“Republicans need to figure out how to help these people, how to reach these people,” Mr. Wright said. “Those demographics are changing, and you can’t just pitch the American dream to people who haven’t been able to achieve the American dream.”
The statewide jockeying comes at a tumultuous time in Georgia politics, as Mr. Trump continues to upend the Senate races with his baseless accusations of voter fraud, persistent attacks on the state’s Republican governor and secretary of state, and bombastic tweets regarding the coronavirus relief package.
In the last month alone, Mr. Trump has called for Gov. Brian Kemp to resign, accused Secretary of State Brad Raffensperger of having a brother in cahoots with the Chinese government (Mr. Raffensperger does not have a brother), threatened to veto the pandemic relief package, sided with Democrats on the need for bigger stimulus checks, and claimed Georgia Republicans were “fools” who were virtually controlled by Stacey Abrams and the Democrats.
Mr. Trump is scheduled to visit northwest Georgia on Monday, just one day before Election Day. The appearance underscores the complicated relationship Republicans have with the departing president at this time, according to party operatives and members of the state Republican caucus. They need Mr. Trump to motivate the base, while he remains a source of tension that has put Mr. Perdue and Ms. Loeffler under significant pressure in the runoffs.
Trump is “delivering a sort of mixed message,” said Alan Abramowitz, a political scientist at Emory University in Atlanta. “Because if you look at the rally he held down at Valdosta, the first time he came down, he spent more time airing his own grievances over the presidential election and claiming that he was cheated out of victory than he really did supporting Loeffler or Purdue. He endorsed them, but he didn’t seem to be as concerned about those races as he was about trying to re-litigate the presidential race.”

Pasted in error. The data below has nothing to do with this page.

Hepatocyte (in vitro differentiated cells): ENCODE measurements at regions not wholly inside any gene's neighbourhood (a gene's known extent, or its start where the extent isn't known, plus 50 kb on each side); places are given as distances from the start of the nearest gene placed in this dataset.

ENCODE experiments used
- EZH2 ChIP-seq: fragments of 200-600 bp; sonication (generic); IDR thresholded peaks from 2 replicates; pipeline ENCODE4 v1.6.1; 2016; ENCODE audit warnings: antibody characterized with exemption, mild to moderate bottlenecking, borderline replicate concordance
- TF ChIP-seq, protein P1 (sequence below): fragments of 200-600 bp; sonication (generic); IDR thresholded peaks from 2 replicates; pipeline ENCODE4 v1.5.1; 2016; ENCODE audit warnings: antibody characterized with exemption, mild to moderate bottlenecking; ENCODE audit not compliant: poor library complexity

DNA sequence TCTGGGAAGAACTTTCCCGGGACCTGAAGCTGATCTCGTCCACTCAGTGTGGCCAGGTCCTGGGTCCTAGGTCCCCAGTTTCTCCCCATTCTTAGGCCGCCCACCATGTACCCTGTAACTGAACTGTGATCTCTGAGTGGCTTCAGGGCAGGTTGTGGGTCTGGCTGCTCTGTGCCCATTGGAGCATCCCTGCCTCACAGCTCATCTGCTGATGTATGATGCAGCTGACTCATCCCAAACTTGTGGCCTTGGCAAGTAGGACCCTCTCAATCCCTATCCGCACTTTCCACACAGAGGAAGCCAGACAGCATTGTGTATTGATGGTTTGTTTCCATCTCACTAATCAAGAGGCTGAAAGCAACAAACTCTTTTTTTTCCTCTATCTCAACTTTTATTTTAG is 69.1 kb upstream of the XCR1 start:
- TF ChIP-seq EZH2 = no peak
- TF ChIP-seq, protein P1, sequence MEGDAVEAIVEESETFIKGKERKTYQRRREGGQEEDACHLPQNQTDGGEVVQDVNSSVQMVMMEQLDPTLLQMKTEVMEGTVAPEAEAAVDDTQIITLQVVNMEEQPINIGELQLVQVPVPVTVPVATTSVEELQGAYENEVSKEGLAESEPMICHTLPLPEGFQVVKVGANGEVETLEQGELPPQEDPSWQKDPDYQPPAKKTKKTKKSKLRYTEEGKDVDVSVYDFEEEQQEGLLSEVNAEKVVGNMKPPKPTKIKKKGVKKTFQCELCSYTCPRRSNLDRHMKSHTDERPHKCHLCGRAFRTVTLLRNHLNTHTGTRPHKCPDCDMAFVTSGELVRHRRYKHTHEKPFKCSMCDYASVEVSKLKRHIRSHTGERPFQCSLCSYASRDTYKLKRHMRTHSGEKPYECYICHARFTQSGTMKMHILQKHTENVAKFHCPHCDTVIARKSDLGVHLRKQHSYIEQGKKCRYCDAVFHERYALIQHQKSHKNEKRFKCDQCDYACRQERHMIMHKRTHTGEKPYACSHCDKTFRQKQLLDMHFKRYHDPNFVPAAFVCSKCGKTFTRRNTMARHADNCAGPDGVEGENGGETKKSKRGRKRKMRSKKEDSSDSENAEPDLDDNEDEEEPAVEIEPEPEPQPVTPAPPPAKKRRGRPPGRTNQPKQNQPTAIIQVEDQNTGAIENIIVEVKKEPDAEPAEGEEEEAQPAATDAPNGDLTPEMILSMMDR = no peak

Charles. S. Bullock III, a political-science professor at the University of Georgia, said the critical question surrounding Mr. Trump’s rally is: “Will it convince some people who have up until that point said they’re not going to vote?”
Democrats, he said, had appeared to have done a better job in getting people to the polls for early voting, which ended in some places on Thursday. “So that would be the last moment — a last chance effort to get folks who have been sitting on the sidelines,” Mr. Bullock said.
Democratic candidates spent New Year’s Eve targeting voters representing their base: young voters, minority voters in the Atlanta area, and liberal churchgoers. Mr. Ossoff was scheduled to speak at two virtual “Watch Night” services, the New Year’s Eve tradition that dates to 1862, when freed Black Americans living in Union states gathered in anticipation of the Emancipation Proclamation.
Mr. Ossoff and Mr. Warnock have several drive-in rallies scheduled from Friday through Election Day, including separate events with Mr. Biden and Vice President-elect Kamala Harris.